So why is Artificial Intelligence a non-topic in cinema? We don’t know. I would guess it is a combination of an audience who is not interested in getting the details combined with screenwriters who are not familiar with expert systems, LISP, Forth and neural networks. We can say, that Artificial Intelligence in films is some kind of taboo. The only aspect which is outspread in boring details is the former called “ethical consequences of AI” for example in the TV-show Westworld (2016-) which describes in over 20 episodes who robots are living together with humans. But with Artificial Intelligence this has nothing to do. Like in Startrek or in Exmachina, no realistic details are given, instead AI is explained with a positronic wonder brain, and only the consequences of this technology are explained.

Is perhaps the topic of programming a computer to play games too hard for a naive audience? Are they able to handle the truth? It seems, that the film production industry thinks that describing AI realistically is a mistake, so they have figured out how to prevent it. From a technical perspective it is very easy to make movies a bit more realistic. Some keywords from real research paper are enough even they are used in the wrong context. But it seems, that there is no need for detailed description of important technology, especially not in the trivial science-fiction genre.

Smart pointer in C++: the easy way

Sometimes, C++ is called complicated in comparison to Delphi and other managed languages because it allows the programmer to get raw access to pointers and memory addresses. But with the new smart pointer feature, this isn’t a real problem and can be mastered by everyone. The main problem with pointers is, that there is no problem, that means, the sourcecode works, no compiler errors are there and everythink is compiled into ultrafast machine level assembly code. Here a small example:

// g++ -std=c++14 hellopointer.cpp
#include <iostream>
#include <memory>

class Physics {
public:
  int pos;
  void run() {
    std::cout<<pos<<"\n";
  }
};

int main()
{ 
  std::shared_ptr<Physics> p(new Physics);
  p->pos=23;
  p->run();
}

At first we are defining a class, which has the normal syntax. The only difference is the creation of the object. I’ve decided to use the “shared_ptr” keyword, which is according to the official documentation smart and ready for practical usage. And indeed, the variables in the class can be changed with the dereferencing operator and executing methods is also possible. What does the programmer needs apart from this? Nothing, with smart pointers he has a powerful tool for creating his applications, no matter if the domain is a webservices, a desktop application or a game. Why does anybody promote the usage of Perl, C#, Java, PHP or Python? I have no idea. All the other programming languages apart from C++ are outdated. That means, they are slower, are not ready for practical usage and do not work very well together with Forth.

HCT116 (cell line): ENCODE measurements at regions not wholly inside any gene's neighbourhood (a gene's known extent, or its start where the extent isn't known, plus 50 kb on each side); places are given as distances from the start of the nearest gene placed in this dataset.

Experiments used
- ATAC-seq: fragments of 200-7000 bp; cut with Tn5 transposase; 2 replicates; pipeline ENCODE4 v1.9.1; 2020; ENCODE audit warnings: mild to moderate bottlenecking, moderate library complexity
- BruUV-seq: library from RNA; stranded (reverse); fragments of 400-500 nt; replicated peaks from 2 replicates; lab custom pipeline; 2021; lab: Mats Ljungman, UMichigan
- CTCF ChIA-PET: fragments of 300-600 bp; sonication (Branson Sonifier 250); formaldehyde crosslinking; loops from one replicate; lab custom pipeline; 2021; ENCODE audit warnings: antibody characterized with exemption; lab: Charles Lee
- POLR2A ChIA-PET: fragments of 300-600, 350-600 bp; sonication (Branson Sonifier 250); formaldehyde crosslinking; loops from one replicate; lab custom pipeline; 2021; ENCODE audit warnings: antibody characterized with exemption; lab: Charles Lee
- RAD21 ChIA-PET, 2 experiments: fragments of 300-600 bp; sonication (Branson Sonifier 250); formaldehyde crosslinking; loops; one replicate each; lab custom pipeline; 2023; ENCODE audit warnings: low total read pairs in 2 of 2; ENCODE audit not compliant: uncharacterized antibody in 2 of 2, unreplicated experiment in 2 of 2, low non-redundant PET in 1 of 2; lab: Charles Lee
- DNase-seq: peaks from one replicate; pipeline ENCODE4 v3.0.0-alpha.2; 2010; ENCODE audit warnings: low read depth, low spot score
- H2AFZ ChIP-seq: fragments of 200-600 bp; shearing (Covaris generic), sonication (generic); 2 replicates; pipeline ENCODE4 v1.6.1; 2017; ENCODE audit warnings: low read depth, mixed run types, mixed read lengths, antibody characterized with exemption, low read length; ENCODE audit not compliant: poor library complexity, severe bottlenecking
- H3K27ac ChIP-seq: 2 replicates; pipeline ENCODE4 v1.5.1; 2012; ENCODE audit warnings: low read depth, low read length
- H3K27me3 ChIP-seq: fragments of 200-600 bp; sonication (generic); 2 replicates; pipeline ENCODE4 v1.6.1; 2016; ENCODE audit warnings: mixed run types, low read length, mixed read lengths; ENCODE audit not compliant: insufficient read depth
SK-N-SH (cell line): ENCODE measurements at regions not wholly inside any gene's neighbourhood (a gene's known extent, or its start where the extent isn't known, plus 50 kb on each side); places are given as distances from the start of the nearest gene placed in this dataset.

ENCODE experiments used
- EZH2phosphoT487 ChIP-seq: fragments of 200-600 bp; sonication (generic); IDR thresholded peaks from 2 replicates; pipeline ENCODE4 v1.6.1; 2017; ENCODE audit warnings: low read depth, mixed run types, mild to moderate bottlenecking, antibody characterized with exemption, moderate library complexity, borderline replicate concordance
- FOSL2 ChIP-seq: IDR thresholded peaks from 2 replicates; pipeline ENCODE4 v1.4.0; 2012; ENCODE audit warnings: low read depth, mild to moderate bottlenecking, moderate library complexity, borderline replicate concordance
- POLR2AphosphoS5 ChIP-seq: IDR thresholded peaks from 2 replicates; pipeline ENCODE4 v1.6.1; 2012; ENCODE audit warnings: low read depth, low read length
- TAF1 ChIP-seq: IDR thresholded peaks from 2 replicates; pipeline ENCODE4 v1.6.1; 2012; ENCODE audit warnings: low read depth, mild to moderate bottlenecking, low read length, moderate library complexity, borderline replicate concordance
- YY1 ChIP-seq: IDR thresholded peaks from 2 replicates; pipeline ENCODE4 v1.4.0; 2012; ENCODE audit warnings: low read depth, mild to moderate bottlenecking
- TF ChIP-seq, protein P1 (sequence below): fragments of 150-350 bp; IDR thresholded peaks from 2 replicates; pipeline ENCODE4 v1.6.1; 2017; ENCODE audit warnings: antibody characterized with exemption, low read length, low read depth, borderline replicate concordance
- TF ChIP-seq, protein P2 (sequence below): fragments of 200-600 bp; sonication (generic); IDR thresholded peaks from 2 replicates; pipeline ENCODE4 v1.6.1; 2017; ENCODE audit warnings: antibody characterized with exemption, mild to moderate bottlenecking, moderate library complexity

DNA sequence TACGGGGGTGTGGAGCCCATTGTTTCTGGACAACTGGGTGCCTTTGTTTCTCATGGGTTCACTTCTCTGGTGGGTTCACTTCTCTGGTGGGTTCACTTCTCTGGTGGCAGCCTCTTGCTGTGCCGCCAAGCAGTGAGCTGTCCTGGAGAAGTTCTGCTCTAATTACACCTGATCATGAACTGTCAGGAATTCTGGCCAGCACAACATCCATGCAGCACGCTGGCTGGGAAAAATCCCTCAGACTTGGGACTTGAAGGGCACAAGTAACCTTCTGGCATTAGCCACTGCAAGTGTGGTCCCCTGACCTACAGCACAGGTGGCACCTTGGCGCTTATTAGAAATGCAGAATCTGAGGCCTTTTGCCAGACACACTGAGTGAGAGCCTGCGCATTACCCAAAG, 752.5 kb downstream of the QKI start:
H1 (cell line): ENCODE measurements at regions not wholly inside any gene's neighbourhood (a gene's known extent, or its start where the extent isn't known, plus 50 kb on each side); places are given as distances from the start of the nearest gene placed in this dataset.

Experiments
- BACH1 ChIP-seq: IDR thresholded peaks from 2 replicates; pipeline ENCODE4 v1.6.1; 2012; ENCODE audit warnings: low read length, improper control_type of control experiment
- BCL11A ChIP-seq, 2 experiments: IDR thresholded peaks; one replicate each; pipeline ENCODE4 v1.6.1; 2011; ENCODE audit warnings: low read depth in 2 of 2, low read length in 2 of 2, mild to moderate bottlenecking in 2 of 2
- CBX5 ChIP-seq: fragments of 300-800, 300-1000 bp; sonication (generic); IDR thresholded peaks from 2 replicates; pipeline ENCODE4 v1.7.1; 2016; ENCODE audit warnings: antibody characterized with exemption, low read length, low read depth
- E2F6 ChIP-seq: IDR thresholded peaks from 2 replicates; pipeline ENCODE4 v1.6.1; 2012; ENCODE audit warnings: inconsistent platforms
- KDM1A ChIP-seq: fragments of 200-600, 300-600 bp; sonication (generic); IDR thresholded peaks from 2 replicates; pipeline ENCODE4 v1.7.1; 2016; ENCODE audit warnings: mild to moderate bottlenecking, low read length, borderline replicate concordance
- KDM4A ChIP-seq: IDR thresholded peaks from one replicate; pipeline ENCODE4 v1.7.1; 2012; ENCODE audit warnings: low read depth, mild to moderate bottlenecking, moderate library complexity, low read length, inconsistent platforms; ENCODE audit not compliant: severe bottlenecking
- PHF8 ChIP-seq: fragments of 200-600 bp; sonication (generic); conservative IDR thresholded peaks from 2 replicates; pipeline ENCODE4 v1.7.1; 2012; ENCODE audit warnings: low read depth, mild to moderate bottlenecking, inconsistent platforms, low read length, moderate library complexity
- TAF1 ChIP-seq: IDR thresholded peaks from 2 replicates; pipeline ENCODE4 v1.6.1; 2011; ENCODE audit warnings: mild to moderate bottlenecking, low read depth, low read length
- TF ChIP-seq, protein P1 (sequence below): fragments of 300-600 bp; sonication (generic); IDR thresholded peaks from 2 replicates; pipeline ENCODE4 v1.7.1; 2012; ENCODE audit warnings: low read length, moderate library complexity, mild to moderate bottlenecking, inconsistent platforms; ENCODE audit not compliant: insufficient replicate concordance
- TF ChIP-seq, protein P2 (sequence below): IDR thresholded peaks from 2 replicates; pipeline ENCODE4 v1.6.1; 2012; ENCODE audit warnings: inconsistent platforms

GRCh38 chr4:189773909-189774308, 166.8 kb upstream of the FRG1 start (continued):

Painting images with GIMP

GIMP is a powerful tool for creating images – that right, but why? At first, the most interesting aspect of GIMP is, that the software is able to replace traditional painting workflow. Let us focus on the result of fine art. Usually a painter is trying to create a realistic painting, for example of a person or from a landscape. Sure, it also possible to paint non-realistic, which is called abstract painting, but most pictures are created with a realistic goal. How usually the workflow look like until an artist has created such a painting is not well researched. According to the artists itself, they need around 3 weeks until the oil painting is ready, and what they are doing the in the meantime is unclear. They are not talking about painting, they only say, that painting is an art which has to be learned in an art school.

And now comes GIMP into the game. GIMP doesn’t reinvent painting itself, but GIMP is able to make the workflow more transparent. Explaining how a realistic oil painting is created in GIMP is easy. At first, a photo of the face has to be opened. Then a second layer is created with the aim to draw the contour lines of the picture with the selection tool. Such a selection is then colored and after additional steps it will be transformed into the oil painting. The overall process is not magic, but it is repetitive task which can be mastered by everyone how is familiar with the gimp software.

The most important feature of the software, that it is possible to combine photography with painting. On layer 1 a 1024×768 pixel photography can be loaded, while on layer 2 the oil painting is created from scratch. It is not a simple filter like the image magick software, but the process is individual. The surprising fact is, that the result will look very similar to a classical oil painting.